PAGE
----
Edward Romond, M.D., study chair for the NSABP and professor of oncology at the University of Kentucky, in Lexington, Ky., noted, "For women with this type of aggressive breast cancer, the addition of trastuzumab to chemotherapy appears to virtually reverse prognosis from unfavorable to good."

"These are truly life-saving results in a major disease, however, additional follow-up is ongoing and will help determine the long-term safety and effectiveness of this agent," said Jo Anne Zujewski, M.D., who oversees breast cancer trials for NCI's Cancer Therapy Evaluation Program.

Among the specific findings from the study were:

At a median follow-up of two years, there were 261 events (such as return of the cancer, second primary cancer, or death before recurrence) in the control group and 133 events in the trastuzumab group.
The percentage of patients alive and disease-free at three years was 87.1 percent in the trastuzumab group and 75.4 percent in the control group. After four years, the respective percentages were 85.3 percent for trastuzumab vs. 67.1 percent for those on standard chemotherapy.
Women taking trastuzumab with a particular chemotherapy regimen had a 33 percent reduction in risk of death.
Information from over 3,300 patients enrolled in these studies was used for analysis. Patients with operable breast cancer whose tumors over-expressed HER-2 were enrolled in these studies between February 2000 and April 2005. Patients were assigned by chance to receive chemotherapy with doxorubicin and cyclophosphamide followed by paclitaxel, or doxorubicin and cyclophosphamide followed by paclitaxel and trastuzumab. Most patients had positive axillary (under arm) lymph nodes involved with breast cancer with only a minority having no disease in the nodes. The limited information in those without lymph node involvement did not allow for a separate analysis of this group.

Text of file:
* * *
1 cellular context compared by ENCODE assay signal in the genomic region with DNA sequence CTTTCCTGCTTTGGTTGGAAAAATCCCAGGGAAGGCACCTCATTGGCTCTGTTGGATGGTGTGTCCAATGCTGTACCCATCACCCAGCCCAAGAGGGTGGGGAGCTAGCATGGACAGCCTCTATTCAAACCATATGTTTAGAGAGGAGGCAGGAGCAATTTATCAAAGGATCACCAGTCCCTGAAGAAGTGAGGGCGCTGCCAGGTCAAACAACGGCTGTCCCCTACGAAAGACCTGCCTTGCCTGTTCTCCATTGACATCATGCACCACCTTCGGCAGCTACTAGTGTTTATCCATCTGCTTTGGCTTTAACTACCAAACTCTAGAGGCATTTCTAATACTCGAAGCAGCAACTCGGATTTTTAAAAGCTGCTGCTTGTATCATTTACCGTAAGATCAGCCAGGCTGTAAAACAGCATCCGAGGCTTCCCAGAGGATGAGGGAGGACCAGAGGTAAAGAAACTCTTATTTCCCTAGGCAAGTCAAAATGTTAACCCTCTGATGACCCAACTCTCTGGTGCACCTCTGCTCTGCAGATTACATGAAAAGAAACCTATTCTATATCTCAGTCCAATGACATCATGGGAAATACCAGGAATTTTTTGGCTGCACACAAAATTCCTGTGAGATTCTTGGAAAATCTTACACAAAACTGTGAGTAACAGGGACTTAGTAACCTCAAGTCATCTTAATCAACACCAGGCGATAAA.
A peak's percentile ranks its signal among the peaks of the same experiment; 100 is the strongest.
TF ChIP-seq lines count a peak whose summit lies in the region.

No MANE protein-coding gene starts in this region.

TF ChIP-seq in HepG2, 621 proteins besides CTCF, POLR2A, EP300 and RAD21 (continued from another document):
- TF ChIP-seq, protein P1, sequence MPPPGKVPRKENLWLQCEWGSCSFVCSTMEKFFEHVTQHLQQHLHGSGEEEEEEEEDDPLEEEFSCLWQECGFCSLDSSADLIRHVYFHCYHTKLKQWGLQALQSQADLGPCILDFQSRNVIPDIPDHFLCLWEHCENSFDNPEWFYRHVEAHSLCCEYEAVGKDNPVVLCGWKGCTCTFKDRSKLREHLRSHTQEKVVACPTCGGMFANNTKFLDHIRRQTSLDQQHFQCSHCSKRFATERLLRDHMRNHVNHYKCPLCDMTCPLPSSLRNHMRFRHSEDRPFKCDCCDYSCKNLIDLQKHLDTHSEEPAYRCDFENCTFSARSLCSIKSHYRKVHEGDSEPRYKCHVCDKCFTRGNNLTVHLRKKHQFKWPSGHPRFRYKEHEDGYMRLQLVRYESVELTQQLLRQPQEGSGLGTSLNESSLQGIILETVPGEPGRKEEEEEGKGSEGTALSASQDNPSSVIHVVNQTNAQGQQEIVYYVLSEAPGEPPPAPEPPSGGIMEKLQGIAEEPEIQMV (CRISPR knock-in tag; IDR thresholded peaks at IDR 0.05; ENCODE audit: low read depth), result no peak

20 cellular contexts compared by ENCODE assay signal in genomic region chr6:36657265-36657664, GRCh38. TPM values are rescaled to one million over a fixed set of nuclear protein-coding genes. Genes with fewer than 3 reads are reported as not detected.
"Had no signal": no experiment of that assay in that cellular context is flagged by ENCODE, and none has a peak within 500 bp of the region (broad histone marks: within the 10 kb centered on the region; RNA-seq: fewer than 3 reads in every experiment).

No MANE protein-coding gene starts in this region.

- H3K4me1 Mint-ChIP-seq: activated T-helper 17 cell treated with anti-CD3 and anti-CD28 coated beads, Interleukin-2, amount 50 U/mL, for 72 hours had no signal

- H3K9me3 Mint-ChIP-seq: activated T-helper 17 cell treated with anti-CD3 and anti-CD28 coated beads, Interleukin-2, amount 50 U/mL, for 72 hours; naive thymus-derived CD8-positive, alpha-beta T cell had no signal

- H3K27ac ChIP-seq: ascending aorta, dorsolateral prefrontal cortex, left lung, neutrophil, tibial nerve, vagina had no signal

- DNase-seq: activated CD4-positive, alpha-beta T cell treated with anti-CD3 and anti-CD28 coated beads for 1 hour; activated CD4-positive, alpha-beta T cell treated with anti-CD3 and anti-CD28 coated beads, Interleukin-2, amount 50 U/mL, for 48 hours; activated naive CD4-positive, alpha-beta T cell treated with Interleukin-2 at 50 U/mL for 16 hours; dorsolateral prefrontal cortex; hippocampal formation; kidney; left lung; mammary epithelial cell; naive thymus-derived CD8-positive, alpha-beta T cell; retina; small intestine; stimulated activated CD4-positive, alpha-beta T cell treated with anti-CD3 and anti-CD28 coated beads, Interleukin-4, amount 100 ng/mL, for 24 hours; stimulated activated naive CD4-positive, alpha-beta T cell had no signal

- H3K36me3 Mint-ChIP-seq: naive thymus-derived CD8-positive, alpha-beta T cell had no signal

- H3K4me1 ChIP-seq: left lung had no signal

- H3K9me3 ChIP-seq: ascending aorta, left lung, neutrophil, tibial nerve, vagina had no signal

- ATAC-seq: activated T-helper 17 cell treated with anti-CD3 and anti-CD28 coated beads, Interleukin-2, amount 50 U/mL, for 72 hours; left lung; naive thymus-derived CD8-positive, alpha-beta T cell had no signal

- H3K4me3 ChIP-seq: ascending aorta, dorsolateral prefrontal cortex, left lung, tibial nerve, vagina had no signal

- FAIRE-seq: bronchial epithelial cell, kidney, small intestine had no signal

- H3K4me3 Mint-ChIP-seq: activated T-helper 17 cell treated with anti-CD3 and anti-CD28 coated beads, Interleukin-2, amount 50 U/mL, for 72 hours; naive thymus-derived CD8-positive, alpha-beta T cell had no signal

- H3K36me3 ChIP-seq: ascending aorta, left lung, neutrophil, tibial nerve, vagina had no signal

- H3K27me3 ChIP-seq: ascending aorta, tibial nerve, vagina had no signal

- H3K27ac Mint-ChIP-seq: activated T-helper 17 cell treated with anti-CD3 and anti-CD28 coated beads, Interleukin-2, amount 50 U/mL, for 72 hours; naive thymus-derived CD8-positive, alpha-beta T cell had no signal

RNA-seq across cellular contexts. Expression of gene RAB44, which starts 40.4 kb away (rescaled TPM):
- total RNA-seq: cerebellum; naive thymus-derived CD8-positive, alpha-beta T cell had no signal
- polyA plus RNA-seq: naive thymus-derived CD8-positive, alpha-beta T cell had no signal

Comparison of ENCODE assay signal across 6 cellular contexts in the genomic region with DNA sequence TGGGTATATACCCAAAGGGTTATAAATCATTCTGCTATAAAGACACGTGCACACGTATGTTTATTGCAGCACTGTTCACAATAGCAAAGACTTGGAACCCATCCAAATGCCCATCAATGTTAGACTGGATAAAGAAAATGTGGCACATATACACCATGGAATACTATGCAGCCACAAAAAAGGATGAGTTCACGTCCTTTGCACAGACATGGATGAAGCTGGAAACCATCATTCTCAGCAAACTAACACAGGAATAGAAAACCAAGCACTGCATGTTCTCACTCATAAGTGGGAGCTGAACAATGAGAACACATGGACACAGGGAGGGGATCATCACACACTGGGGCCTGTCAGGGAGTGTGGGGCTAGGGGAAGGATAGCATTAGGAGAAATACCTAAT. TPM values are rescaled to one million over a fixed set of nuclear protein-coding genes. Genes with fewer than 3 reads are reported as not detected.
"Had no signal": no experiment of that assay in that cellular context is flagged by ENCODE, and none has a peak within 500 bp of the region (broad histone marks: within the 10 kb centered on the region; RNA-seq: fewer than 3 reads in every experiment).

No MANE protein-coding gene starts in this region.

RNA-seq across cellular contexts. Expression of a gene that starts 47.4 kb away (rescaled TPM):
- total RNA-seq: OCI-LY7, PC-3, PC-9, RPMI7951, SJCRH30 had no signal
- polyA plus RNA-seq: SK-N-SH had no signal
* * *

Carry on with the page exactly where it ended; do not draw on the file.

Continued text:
Chemotherapy of the type given in these studies has a risk of congestive heart failure (weakening of the heart muscle) of less than 1 percent. In these studies, the likelihood of congestive heart failure in women receiving the combination of chemotherapy and trastuzumab was increased by 3 percent to 4 percent. Cardiac toxicity in the B-31 trial was 4.1 percent for those taking trastuzumab vs. 0.8 percent for those on standard chemotherapy. Cardiac toxicity in the N9831 trial was 2.9 percent for those taking trastuzumab vs. 0.0 percent for those on standard chemotherapy. Patients in these studies will continue to be followed for any additional side effects.

Trastuzumab is an example of a "targeted" therapy -- an agent that is directed against a specific change in the cancer cell. Trastuzumab was approved for the treatment of advanced breast cancer in 1998.

An estimated 211,240 women will be diagnosed with breast cancer in the United States in 2005. Of these, about 30 percent have lymph node-positive breast cancer, and about 20 percent of these tumors overexpress the HER-2 protein, the target for trastuzumab. Breast cancer is the most commonly diagnosed cancer in women and the second leading cause of cancer-related death in women in this country. An estimated 40,110 deaths from female breast cancer will occur in 2005 in the United States, accounting for about 15 percent of all cancer-related deaths in women in the nation.